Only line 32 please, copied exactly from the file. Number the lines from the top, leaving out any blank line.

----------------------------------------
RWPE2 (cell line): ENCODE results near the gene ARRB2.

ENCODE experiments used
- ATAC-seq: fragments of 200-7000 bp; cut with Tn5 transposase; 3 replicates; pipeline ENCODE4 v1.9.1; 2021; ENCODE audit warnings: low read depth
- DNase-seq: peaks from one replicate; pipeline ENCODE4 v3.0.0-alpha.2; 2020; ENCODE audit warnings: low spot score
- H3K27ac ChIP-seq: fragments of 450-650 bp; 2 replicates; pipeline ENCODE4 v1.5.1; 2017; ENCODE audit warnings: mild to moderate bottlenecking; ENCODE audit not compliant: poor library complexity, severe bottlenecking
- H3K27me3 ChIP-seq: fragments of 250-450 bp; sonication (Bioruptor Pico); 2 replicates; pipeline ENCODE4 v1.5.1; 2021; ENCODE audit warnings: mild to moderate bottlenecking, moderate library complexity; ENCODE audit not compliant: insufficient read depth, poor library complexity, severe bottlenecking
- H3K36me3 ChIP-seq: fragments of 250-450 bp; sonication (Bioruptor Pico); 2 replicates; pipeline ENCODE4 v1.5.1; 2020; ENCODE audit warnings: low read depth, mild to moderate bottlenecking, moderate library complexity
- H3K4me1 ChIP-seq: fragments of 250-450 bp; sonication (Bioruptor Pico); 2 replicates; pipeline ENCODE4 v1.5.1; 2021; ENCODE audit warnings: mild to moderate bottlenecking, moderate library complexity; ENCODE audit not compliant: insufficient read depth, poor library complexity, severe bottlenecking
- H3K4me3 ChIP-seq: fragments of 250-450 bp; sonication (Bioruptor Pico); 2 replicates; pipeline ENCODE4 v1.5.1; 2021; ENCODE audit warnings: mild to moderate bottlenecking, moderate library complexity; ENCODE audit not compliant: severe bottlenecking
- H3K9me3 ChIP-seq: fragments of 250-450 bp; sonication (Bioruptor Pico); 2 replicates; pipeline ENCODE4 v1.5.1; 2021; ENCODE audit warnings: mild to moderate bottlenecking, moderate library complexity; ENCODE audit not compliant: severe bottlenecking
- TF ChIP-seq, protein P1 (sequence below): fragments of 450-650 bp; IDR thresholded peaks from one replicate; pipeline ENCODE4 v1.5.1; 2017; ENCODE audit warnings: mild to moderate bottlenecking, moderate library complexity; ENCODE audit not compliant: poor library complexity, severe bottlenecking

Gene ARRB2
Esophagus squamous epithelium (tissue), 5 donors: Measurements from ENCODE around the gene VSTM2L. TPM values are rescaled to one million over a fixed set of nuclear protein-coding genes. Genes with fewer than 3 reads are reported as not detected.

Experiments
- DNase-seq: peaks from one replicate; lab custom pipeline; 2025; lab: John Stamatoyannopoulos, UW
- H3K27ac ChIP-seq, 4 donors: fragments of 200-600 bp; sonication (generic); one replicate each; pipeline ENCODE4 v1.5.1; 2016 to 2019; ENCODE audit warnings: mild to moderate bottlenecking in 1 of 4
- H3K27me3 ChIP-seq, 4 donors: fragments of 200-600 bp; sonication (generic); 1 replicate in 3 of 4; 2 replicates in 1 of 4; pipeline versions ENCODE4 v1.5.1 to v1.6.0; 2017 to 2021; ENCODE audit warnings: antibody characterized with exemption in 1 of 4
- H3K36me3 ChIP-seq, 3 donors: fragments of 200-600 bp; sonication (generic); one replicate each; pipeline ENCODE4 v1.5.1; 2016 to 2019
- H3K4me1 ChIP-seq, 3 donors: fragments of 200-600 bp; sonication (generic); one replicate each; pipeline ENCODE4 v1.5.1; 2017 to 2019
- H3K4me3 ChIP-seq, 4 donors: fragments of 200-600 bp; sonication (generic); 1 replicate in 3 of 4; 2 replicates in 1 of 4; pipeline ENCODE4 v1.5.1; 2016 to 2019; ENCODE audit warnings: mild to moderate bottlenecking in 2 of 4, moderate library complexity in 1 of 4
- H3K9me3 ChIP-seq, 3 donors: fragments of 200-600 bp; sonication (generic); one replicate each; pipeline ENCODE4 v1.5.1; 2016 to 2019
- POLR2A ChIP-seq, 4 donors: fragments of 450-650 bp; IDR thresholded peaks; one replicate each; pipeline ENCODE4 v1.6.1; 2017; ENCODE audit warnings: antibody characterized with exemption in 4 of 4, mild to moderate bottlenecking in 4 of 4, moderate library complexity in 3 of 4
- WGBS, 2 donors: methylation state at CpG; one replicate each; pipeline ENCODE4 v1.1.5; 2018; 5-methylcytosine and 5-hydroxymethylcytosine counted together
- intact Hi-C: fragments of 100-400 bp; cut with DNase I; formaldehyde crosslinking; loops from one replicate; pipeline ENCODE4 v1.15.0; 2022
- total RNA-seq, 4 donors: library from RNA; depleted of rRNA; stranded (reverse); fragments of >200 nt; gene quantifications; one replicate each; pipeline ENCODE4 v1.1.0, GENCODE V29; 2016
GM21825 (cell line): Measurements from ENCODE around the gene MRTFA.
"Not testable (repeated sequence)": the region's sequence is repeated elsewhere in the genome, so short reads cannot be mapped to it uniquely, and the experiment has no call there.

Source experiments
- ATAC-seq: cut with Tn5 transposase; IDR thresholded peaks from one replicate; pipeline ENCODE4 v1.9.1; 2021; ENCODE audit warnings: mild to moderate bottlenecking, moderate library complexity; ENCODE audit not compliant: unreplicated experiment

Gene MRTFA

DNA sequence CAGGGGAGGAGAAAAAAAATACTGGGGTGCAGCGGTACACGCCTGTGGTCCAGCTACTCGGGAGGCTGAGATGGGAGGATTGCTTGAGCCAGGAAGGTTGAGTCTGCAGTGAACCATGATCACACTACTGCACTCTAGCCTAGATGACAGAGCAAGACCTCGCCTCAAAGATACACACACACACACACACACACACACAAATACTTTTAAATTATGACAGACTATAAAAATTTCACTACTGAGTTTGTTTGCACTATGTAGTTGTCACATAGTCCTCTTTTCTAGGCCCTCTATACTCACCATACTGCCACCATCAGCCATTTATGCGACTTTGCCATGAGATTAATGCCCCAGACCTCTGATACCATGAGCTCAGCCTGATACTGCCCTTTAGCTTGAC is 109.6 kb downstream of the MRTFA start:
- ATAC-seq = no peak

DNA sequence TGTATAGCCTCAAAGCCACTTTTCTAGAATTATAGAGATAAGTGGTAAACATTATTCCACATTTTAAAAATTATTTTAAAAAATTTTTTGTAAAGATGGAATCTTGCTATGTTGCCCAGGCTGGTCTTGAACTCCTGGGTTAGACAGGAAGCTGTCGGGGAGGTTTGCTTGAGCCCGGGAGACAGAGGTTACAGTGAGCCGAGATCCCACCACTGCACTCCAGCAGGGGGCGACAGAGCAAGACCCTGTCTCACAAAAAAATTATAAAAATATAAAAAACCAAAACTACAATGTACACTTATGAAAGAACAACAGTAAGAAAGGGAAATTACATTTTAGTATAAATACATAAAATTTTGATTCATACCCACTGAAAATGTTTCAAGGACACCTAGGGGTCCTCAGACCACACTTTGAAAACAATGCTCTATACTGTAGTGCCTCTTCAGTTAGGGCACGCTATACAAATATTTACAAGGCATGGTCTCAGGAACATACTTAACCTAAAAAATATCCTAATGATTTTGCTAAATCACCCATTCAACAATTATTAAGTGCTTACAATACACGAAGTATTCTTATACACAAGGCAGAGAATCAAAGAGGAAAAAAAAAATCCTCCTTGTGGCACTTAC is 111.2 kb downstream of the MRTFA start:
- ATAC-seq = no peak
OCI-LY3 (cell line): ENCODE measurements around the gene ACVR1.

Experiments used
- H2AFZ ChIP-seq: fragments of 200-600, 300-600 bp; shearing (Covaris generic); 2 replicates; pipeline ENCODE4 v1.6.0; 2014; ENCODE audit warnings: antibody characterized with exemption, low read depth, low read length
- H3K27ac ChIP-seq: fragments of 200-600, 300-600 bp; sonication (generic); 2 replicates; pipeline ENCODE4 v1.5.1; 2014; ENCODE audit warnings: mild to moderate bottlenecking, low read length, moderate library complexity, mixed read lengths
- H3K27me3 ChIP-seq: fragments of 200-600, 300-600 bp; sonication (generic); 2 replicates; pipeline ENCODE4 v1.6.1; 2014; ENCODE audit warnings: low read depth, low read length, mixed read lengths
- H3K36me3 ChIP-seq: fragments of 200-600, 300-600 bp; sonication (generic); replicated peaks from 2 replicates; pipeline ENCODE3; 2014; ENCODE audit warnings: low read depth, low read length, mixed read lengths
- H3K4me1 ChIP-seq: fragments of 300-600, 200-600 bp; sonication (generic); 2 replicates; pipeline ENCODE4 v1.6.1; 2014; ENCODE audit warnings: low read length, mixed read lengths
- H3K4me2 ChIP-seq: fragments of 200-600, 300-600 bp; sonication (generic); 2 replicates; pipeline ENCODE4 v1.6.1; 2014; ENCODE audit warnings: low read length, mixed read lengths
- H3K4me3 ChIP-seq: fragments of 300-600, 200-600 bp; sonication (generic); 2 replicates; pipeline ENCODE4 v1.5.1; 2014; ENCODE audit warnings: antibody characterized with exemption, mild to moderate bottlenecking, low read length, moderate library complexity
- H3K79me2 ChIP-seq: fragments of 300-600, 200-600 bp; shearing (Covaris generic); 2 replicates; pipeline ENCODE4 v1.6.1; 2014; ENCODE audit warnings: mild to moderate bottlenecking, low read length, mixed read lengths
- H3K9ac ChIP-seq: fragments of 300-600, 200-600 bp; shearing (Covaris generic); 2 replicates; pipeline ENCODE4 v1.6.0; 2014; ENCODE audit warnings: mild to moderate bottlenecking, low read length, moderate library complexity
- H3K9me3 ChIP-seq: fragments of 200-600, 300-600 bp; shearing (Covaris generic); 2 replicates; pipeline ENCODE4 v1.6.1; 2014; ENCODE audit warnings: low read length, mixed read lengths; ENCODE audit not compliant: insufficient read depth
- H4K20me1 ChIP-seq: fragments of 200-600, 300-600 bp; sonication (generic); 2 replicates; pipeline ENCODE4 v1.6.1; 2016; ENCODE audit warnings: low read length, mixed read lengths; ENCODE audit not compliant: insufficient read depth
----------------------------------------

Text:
- ATAC-seq = no peak